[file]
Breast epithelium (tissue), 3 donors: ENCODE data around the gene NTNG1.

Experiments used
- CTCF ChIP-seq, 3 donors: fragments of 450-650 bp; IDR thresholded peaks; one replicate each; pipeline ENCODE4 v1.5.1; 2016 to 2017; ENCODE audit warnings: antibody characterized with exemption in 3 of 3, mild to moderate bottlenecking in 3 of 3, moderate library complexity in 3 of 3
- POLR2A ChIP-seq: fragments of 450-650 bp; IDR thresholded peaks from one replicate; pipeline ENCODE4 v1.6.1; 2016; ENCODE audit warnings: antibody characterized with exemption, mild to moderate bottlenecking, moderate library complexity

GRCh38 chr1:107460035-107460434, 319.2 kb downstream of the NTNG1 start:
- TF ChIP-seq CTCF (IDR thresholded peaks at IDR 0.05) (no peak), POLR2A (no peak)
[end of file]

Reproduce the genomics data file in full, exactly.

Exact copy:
Breast epithelium (tissue), 3 donors: ENCODE data around the gene NTNG1.

Experiments used
- CTCF ChIP-seq, 3 donors: fragments of 450-650 bp; IDR thresholded peaks; one replicate each; pipeline ENCODE4 v1.5.1; 2016 to 2017; ENCODE audit warnings: antibody characterized with exemption in 3 of 3, mild to moderate bottlenecking in 3 of 3, moderate library complexity in 3 of 3
- POLR2A ChIP-seq: fragments of 450-650 bp; IDR thresholded peaks from one replicate; pipeline ENCODE4 v1.6.1; 2016; ENCODE audit warnings: antibody characterized with exemption, mild to moderate bottlenecking, moderate library complexity

GRCh38 chr1:107460035-107460434, 319.2 kb downstream of the NTNG1 start:
- TF ChIP-seq CTCF (IDR thresholded peaks at IDR 0.05) (no peak), POLR2A (no peak)